Consciousness, Cosmos, And The Fate Of Life On Earth – A MAHB Dialogue With Science Philosopher And Systems Theorist Ervin Laszlo

Geoffrey Holland | January 9, 2020 | Leave a Comment Download as PDF

A bee and beetle both eating from a flower

“The cusp of the process of evolution is bifurcation, which is danger as well as opportunity. Evolution is not a linear process, it is highly nonlinear: it is interrupted, but it is never stopped.” – Ervin Laszlo


Geoffrey Holland – Your recent book, The Tuscany Dialogues, is a wonderfully rich discussion with your friend Michael Charles Tobias about life being ‘an expression of build-up of structure’. Is that how we should see the cosmos and the universe that we are immersed in?

Ervin Laszlo – The build-up of structure in the universe is what we call evolution. It started, as far as cosmologists know, with the Big Bang. Our science tells us this was 13.8 billion years ago. And that was the beginning of a continuing process. So, what we know of the universe, of the galaxies, all the planets, all forms of life, ourselves included, is that all are part of the continuing build-up of structure that started with the Big Bang. It started when the universe cooled sufficiently to allow semi-stable structures to form, as particles or quarks. And from this point onwards, the universe has kept evolving to higher and higher levels of structure and complexity. We humans are an expression of that build up. The world around us is another expression, manifestation of that process.

GH – You have written that the laws of nature express a cosmological intelligence because the universe is coherent and what happens is not accidental. Can you explain that in terms an 8th grader can understand?

EL – I think it’s a common sense proposition, even if it refers to a complex state of affairs. The fact is that the universe is not simple. It’s not the kind of process where one thing can give rise to another automatically in a mechanistic way. The things that emerge and evolve in the universe are unexpectedly coherent. The universe is what we call coherent. Now, what do I mean by that? Think of this: You have a lot of things in a playroom, everything is mixed up together; the things are all over the floor and all over the walls. To sort them out takes some kind of an intelligence; something that knows what it wants, looking for how to put it all together. Because, simply by pushing, pulling the pieces in a random way, won’t make that playroom any less chaotic. We know that the universe started with chaos, as cosmologists tell us. Nothing was firm, all was in flux. And since then, we have developed a universe in which many things can exist in sufficient coherence so we can understand them. They make sense. There must have been some intelligence that was responsible for that.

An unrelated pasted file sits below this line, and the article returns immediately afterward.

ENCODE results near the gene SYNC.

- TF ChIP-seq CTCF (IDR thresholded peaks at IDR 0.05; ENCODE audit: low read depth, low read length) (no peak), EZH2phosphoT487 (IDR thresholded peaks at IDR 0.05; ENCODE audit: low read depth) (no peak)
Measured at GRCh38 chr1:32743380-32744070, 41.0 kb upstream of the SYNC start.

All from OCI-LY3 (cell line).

GH – You talk about what humans call mind, spirit, or soul, and that in fact those terms all refer to the same thing, a super cosmic intelligence in the universe. Can you elaborate on that?

EL – Mainstream science doesn’t want to talk about any intelligence that’s outside of the universe. But it seems that the laws of nature are such things, building coherence in the course of evolution. But the laws that are responsible for the direction this process is taking are not ‘in’ the universe — not in the observable dimension of the universe. Consider a game of chess, as an example. It has its laws that define how the pieces can move. And the game develops according to those laws. But the laws are not part of the game: they remain the same no matter how the game is played, by a novice or by a grand master. Or, think of the designs of architecture. There are certain ways you can put bricks together, mix mortar and so on, which will make a building. But the design of the architect is not part of the materials that goes into the building of the structure. We need to assume that there is an intelligence beyond the observed universe that creates the universe we observe. Acting like a conductor conducting an orchestra, or like a chief architect is designing the process of construction. Such laws are not within the process that they govern: they are algorithms, which decide how things can be put together.